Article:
Exploring Cancer Precision Medicine in Clinical Practice: ASCO’s TAPUR Study

August 22, 2017
Kate Crawford

ASCO Perspective
“The TAPUR Study is unique in that it aims to identify potential new uses of marketed drugs based on a patient’s tumor genomic profile. By seeing how these therapies perform outside of their FDA-approved indication in real world populations, we can learn about potential new uses for these treatments.”

  • Richard L. Schilsky, MD, FACP, FASCO,  ASCO’s Chief Medical Officer 

Precision medicine has revolutionized cancer care. Just look at non-small cell lung cancer (NSCLC), for example. In the past few years, researchers have learned much about the genomic alterations in NSCLC and have been able to develop new drugs to target them. There are now six categories of targeted therapies for NSCLC, each aimed at a different genomic profile of the disease: there are two drugs that target tumor blood vessel growth; three that target cells with epidermal growth factor receptor (EGFR) mutations; one specifically for an EGFR gene mutation known as T790M that confers resistance to first-generation EGFR inhibitors; one EGFR inhibitor for squamous cell NSCLC; four drugs that target tumors with ALK gene rearrangements; and two drugs that target cells with BRAF mutations.1

Targeted therapies are becoming increasingly precise, and research into cancer biology is quickly enabling the development of drugs that fight cancer at the molecular level. Just last year new therapies became available for people with advanced blood, breast, kidney, and lung cancers.

Genomic profiling may reveal therapy options for patients, such as treatment with an investigational agent in a clinical trial or use of a targeted therapy approved by the Food and Drug Administration (FDA) for a different cancer. However, it’s often difficult for patients to get access to and reimbursement for anti-cancer agents used outside of FDA-approved indications. And when a patient receives a drug for a novel use outside of a clinical trial, the larger medical community does not get to learn whether that particular drug worked in that patient with those particular characteristics because current prescribing practices don’t capture the outcomes of patients who receive therapies off-label.

ASCO launched its Targeted Agent and Profiling Utilization Registry (TAPUR) Study, a non-randomized clinical trial, in March 2016 to learn from the real-world practice of prescribing targeted therapies to patients with advanced cancers that harbor a genomic variant known to be a drug target. TAPUR’s unique pragmatic design is anchored in clinical practice, while maintaining the framework and standards of a clinical trial, and it provides FDA-approved drugs that are already in use at no cost to those enrolled in the study. The study launched at only 35 sites located primarily in two states and has now expanded to include 101 participating sites in 20 states.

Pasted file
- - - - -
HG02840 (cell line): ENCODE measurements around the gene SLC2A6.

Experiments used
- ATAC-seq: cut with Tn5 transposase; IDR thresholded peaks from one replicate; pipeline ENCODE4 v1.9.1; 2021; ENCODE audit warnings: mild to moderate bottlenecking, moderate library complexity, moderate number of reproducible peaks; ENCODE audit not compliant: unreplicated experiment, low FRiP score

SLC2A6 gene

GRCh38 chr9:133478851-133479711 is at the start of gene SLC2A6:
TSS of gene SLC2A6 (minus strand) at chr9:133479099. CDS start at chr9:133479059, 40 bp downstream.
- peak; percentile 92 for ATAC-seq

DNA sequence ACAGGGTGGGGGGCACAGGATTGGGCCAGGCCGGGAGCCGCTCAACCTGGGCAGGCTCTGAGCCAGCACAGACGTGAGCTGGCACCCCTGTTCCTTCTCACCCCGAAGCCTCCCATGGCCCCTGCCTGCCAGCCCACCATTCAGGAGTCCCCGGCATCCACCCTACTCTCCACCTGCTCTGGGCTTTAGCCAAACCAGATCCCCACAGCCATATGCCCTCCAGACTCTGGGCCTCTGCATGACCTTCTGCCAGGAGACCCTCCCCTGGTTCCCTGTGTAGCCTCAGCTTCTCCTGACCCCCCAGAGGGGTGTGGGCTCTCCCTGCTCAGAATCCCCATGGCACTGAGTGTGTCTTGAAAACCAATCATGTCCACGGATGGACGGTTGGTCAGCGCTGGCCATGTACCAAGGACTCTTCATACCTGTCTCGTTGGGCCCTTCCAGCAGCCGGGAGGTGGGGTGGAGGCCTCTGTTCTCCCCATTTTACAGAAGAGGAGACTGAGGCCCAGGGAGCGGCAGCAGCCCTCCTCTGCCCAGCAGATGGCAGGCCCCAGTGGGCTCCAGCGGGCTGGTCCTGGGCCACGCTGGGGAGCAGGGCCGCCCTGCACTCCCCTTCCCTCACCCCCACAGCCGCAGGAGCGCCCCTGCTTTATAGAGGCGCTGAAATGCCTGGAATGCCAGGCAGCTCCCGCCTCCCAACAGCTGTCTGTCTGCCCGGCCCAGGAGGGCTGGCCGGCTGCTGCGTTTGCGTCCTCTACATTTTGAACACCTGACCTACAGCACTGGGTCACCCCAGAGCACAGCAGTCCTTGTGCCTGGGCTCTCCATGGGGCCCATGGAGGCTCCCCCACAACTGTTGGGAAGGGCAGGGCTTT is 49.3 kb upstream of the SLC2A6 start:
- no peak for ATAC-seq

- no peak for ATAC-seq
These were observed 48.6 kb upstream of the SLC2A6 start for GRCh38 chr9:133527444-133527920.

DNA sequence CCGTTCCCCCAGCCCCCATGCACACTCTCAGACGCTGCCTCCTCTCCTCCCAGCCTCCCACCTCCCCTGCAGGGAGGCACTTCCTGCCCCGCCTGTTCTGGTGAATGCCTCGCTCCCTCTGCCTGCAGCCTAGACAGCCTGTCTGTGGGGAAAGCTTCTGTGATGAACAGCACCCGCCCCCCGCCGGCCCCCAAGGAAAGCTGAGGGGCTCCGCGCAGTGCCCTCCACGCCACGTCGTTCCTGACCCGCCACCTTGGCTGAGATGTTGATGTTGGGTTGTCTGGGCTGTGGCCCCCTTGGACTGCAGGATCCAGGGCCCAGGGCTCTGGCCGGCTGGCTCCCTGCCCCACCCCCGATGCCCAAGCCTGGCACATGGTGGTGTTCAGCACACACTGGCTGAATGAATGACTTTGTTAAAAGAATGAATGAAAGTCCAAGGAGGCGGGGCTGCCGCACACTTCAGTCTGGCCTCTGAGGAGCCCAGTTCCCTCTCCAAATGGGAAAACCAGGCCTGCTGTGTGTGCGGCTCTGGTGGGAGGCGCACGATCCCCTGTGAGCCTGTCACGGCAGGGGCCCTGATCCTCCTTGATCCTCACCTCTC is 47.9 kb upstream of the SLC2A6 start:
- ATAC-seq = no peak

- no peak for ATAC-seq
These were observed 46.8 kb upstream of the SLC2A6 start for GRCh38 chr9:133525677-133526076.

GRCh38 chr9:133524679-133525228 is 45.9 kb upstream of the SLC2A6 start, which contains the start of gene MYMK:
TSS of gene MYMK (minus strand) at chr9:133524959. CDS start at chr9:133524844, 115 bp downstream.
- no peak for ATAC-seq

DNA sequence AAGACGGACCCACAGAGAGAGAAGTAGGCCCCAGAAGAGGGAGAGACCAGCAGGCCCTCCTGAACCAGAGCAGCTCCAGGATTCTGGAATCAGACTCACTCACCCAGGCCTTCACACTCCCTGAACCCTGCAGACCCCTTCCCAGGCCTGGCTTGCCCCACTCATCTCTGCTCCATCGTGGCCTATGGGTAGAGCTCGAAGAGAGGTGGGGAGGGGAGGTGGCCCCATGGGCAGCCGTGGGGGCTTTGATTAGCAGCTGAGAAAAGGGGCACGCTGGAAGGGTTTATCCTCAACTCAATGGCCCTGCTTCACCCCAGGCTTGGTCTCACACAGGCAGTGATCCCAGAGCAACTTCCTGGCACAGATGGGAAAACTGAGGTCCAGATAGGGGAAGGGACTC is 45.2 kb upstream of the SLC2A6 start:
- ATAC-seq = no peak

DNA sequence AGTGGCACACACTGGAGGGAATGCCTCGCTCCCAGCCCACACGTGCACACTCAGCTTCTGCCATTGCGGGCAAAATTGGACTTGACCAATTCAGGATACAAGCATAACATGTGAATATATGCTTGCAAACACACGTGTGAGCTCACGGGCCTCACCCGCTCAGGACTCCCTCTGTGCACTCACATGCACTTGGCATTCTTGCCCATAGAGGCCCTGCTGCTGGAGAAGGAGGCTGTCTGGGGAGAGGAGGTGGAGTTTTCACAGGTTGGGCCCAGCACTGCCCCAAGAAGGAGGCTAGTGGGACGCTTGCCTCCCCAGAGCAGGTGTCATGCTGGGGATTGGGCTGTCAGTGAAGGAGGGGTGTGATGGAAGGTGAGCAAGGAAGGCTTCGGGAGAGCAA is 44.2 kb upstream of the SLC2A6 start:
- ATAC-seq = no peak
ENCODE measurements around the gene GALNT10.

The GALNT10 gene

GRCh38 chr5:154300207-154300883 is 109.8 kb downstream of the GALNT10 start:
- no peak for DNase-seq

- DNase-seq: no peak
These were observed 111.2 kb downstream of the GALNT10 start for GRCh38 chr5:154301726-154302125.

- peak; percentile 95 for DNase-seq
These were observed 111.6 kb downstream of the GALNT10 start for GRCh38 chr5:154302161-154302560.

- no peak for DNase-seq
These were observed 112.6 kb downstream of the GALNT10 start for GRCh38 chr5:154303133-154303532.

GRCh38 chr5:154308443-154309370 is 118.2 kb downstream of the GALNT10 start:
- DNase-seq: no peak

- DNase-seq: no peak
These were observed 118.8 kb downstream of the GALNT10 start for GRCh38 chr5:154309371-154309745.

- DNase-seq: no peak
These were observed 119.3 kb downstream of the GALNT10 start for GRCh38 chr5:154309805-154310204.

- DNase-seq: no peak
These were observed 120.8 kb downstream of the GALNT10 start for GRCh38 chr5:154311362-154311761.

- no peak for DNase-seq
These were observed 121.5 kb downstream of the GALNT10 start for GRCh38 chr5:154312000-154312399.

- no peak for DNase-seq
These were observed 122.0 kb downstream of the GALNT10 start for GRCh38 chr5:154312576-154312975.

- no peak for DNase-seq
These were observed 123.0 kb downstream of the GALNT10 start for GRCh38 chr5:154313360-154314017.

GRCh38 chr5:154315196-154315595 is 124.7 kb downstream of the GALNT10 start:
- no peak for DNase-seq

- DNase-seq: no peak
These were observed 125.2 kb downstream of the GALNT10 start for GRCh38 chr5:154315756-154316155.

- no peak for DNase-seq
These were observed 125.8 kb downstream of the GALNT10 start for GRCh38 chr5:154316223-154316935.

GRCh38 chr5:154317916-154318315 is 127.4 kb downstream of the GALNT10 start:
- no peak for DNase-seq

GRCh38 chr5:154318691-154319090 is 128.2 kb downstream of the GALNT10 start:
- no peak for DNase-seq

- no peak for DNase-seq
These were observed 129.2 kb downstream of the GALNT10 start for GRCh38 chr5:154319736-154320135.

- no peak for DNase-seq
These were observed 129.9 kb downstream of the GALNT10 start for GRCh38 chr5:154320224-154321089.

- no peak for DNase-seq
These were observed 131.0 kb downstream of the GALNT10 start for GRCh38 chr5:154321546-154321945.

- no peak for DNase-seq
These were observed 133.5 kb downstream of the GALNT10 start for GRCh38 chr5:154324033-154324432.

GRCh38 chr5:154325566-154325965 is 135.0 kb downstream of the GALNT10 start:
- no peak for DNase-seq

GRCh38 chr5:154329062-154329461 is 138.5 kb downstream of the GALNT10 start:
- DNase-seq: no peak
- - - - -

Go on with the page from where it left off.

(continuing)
Those enrolled in the study—367 patients as of mid-July—are followed for standard clinical outcome measures. The 17 drugs, which yield 15 different targeted therapy options (some drugs are used in combination) are contributed to the program by seven pharmaceutical companies: AstraZeneca, Bayer, Bristol-Myers Squibb, Eli Lilly and Company, Genentech, Merck, and Pfizer. Treating physicians will collect data on clinical outcomes regarding antitumor activity of these treatments outside of indications already approved by the FDA. The 15 therapies are: axitinib (Inlyta®), bosutinib (Bosulif®), cetuximab (Erbitux®), crizotinib (Xalkori®), dasatinib (Sprycel®), erlotinib (Tarceva®), olaparib (Lynparza®), palbociclib (Ibrance®), pembrolizumab (Keytruda®), regorafenib (Stivarga®), sunitinib (Sutent®), temsirolimus (Torisel®), trastuzumab (Herceptin®) and pertuzumab (Perjeta®), vemurafenib (Zelboraf®) and cobimetinib (Cotellic®), and vismodegib (Erivedge®).

Treatments under investigation in the TAPUR Study are dispensed to eligible participants in accordance with FDA-approved dosing, and any necessary dose modifications are determined by the treating physician within the guidelines of the TAPUR Study protocol. Patients who receive drugs on the protocol are followed for standard toxicity and efficacy outcomes, including tumor response, progression-free and overall survival, and treatment duration.